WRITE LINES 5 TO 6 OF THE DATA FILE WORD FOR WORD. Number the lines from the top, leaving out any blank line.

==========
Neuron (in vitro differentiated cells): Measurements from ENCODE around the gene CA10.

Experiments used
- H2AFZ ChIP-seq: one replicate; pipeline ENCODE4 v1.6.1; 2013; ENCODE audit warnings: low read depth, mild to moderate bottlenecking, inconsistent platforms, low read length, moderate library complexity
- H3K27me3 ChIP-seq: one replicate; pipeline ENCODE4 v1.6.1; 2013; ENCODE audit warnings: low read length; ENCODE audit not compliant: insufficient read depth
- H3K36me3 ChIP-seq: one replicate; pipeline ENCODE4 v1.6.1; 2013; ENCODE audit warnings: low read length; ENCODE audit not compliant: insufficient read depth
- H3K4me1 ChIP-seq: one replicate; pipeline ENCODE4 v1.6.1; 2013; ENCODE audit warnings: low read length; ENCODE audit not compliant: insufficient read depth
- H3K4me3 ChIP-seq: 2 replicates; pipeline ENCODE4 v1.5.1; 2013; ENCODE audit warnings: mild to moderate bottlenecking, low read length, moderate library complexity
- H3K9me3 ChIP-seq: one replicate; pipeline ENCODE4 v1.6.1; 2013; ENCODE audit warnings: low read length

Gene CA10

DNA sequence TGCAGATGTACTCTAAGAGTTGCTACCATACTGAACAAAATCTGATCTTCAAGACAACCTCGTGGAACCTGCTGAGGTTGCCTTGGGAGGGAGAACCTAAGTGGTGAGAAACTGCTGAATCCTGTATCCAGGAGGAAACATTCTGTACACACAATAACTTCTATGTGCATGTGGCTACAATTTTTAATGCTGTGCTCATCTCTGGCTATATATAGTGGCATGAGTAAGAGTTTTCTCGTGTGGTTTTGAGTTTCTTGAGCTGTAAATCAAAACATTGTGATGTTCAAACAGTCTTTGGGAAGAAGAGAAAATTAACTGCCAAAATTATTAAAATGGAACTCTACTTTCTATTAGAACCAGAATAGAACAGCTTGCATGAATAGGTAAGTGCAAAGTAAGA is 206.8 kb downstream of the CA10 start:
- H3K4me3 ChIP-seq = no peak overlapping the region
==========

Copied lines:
- H3K36me3 ChIP-seq: one replicate; pipeline ENCODE4 v1.6.1; 2013; ENCODE audit warnings: low read length; ENCODE audit not compliant: insufficient read depth
- H3K4me1 ChIP-seq: one replicate; pipeline ENCODE4 v1.6.1; 2013; ENCODE audit warnings: low read length; ENCODE audit not compliant: insufficient read depth